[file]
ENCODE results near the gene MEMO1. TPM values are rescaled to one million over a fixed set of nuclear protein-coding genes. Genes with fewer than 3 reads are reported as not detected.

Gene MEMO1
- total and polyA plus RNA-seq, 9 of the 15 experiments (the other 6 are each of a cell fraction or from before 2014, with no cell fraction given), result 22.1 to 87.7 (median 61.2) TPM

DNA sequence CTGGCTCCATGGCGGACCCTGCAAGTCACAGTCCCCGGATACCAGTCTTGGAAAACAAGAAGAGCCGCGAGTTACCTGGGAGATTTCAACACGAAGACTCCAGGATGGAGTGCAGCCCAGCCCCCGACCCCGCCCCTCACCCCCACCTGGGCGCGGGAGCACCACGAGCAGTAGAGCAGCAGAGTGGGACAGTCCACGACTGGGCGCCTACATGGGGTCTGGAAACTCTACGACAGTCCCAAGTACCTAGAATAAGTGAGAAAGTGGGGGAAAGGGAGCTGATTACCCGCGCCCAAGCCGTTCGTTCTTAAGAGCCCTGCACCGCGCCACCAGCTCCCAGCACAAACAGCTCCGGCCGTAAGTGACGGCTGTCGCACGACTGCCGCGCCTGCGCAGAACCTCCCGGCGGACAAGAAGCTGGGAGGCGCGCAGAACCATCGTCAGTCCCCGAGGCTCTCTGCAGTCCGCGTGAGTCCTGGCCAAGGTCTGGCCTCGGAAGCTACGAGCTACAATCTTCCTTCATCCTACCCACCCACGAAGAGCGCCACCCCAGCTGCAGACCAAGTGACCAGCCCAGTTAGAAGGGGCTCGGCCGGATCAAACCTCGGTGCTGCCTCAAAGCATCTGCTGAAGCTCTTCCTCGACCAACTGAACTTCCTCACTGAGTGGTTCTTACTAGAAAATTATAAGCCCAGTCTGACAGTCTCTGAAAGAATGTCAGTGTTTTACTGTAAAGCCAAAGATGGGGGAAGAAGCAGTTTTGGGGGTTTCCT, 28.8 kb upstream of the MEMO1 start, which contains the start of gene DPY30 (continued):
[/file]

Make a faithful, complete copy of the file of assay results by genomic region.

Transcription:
ENCODE results near the gene MEMO1. TPM values are rescaled to one million over a fixed set of nuclear protein-coding genes. Genes with fewer than 3 reads are reported as not detected.

Gene MEMO1
- total and polyA plus RNA-seq, 9 of the 15 experiments (the other 6 are each of a cell fraction or from before 2014, with no cell fraction given), result 22.1 to 87.7 (median 61.2) TPM

DNA sequence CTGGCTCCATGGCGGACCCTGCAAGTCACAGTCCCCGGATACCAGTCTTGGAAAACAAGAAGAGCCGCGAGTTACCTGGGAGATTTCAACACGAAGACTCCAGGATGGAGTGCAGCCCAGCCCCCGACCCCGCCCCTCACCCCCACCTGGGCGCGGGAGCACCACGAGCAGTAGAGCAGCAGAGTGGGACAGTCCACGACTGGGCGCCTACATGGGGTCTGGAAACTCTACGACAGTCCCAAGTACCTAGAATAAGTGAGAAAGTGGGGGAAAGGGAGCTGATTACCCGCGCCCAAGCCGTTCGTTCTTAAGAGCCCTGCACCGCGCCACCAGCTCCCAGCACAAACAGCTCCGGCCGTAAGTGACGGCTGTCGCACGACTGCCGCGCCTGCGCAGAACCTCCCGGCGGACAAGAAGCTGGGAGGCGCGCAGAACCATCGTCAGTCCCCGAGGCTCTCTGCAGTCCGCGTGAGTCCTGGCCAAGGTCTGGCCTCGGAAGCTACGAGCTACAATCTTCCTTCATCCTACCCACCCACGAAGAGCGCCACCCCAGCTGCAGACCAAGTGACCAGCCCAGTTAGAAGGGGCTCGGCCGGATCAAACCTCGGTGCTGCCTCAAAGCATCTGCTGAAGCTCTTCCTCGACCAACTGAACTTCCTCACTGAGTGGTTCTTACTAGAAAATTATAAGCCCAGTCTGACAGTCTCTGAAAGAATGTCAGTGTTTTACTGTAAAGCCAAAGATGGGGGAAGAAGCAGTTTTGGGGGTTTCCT, 28.8 kb upstream of the MEMO1 start, which contains the start of gene DPY30 (continued):